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Stockholm metro could be 'driven by robots' by 2025

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Stockholm metro could be 'driven by robots' by 2025
File photo: Ingvar Karmhed/TT
14:55 CEST+02:00
Stockholm County municipality has proposed modernisation plans including the goal of making one line of the city's metro system driverless within ten years.
A workers' union has expressed its concern regarding the safety of fully automated systems.
 
The proposal, which is likely to cost 1.6 billion kronor ($190 million), was made by the municipality's Traffic Committee, reports SVT.
 
"The preliminary research we are set to carry out will determine whether this is a feasible goal. We want a metro line that enables Stockholmers to grow, and a fully automated train is an important aspect of this," Kristoffer Tamsons of the Traffic Committee told SVT.
 
One requirement for an automated subway is barriers been platforms and trains at all stations, an issue that the committee intends to examine closely.
 
"Platform doors contribute to reducing disruption on the subway but also create a sense of safety. If we want to transition to automatic operation, platform doors in some form will be a requirement," Tamsons told SVT.
 
The new automated train, which would be on the existing red line of the city's metro, would also offer more frequent departures and contribute to improved safety and security in the metro, says, the committee. Although the cost of the train is high, the long-term economic and social gains will make the investment worthwhile, according to Tamson.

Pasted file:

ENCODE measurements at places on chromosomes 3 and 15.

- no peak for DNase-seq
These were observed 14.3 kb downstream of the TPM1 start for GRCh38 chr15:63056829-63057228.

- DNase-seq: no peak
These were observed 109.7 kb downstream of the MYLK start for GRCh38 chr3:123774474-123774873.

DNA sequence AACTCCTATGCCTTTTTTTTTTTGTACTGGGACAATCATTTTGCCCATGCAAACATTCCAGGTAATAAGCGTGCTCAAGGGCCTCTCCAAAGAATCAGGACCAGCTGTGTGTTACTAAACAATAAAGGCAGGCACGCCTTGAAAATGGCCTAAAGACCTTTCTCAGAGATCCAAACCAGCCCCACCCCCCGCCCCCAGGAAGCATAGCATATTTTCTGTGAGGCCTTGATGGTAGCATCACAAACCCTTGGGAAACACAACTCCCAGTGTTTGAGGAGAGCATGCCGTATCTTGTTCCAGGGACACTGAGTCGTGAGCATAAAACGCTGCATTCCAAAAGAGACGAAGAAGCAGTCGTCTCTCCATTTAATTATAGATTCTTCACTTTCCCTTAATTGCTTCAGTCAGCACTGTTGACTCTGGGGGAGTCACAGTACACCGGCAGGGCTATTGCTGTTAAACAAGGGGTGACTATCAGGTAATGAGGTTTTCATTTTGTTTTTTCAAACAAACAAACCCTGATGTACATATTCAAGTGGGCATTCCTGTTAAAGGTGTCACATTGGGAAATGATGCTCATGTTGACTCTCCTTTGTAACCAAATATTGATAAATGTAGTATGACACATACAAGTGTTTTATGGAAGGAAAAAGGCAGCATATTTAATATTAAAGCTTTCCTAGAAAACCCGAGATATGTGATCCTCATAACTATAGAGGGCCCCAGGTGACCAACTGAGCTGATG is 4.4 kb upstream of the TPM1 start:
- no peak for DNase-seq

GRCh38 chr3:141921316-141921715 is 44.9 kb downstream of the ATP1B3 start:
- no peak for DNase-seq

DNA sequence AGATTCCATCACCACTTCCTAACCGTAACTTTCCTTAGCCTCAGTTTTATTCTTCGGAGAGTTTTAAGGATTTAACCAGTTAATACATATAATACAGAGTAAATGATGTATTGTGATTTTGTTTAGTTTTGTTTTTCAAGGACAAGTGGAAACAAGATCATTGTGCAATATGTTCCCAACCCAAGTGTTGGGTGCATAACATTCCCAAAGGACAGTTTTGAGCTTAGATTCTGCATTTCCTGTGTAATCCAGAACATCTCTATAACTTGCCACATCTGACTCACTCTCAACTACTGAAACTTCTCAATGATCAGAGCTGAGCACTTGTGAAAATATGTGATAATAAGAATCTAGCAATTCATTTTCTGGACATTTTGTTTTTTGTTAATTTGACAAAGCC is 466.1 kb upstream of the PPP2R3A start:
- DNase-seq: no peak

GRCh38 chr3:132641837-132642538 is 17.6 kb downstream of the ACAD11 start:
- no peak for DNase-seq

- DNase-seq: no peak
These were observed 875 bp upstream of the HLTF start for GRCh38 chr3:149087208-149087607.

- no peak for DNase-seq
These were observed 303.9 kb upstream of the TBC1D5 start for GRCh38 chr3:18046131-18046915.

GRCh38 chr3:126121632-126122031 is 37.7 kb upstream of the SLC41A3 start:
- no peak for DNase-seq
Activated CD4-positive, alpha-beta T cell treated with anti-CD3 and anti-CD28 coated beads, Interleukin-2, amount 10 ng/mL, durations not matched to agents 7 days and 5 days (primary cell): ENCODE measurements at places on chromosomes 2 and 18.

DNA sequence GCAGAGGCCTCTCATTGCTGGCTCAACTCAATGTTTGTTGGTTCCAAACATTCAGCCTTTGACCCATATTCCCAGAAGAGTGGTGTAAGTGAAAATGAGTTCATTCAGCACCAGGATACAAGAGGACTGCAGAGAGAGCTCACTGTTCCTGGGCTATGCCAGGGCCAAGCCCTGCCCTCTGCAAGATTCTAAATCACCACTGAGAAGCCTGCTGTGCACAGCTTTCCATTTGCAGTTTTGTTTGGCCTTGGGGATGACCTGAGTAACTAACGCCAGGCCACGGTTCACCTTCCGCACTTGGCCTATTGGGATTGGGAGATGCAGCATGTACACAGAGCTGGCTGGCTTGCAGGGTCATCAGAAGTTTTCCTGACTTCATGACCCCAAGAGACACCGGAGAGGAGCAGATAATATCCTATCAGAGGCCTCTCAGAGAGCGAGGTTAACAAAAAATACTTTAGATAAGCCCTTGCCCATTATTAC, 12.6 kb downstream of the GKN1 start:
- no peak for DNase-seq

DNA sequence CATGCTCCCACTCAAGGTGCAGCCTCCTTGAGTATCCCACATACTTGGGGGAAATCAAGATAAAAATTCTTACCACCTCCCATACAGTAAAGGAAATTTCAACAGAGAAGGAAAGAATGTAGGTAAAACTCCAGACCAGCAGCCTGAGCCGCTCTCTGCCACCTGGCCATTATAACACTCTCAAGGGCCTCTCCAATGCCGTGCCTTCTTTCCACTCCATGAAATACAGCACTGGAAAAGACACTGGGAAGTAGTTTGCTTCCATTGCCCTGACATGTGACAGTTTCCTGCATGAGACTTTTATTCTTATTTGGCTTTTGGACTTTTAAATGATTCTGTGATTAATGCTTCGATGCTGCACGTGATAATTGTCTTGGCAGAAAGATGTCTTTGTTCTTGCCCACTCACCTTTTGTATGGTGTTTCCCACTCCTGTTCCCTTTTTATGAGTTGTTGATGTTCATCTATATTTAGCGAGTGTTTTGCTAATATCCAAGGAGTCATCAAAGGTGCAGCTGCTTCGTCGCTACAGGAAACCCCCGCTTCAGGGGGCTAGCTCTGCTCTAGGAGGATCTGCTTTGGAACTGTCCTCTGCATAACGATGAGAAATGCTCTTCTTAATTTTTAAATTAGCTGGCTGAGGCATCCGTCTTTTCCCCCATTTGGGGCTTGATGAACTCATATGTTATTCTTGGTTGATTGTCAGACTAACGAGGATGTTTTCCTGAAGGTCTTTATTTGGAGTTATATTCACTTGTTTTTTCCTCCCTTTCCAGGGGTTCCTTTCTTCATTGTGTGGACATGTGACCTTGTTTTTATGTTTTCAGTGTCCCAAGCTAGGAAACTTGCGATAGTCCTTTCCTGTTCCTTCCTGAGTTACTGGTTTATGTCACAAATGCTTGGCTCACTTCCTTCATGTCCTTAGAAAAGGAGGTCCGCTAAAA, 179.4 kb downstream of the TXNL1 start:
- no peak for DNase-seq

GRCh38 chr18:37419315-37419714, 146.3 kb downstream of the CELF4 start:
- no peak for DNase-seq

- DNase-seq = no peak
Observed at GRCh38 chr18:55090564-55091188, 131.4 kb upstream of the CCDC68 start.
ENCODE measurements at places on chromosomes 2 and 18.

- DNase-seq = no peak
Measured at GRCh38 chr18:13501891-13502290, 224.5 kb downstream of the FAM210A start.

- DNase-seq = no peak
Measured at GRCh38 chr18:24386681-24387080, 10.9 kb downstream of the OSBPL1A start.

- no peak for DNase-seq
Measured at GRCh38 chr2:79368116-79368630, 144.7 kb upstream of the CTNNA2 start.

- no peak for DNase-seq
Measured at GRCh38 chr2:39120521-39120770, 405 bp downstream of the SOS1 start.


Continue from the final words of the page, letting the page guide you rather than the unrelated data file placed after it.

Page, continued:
"This is a profitable venture for society and the economy, as it lays the foundation for fewer disruptions in a way that has positive side effects. And if we can operate more trains, have more frequent departures and more on-time arrivals then our public transport system will become a more attractive proposition. We can then increase housing, make (the city) more attractive for businesses, and so on," Tamson said to SVT.
 
SEKO Tunnalbanan, an independent union for metro employees has, meanwhile, taken a critical view of the proposal, arguing that safety will be negatively affected by the absence of drivers.
 
"Those of us that work in the metro, transporting people safely, providing a service and resolving any problem whether large or small, are deeply concerned over this development. If the Traffic Committee approves the proposal, which places savings before safety, then safety and security will be among the things to be put at risk," said the organisation in a statement.
 
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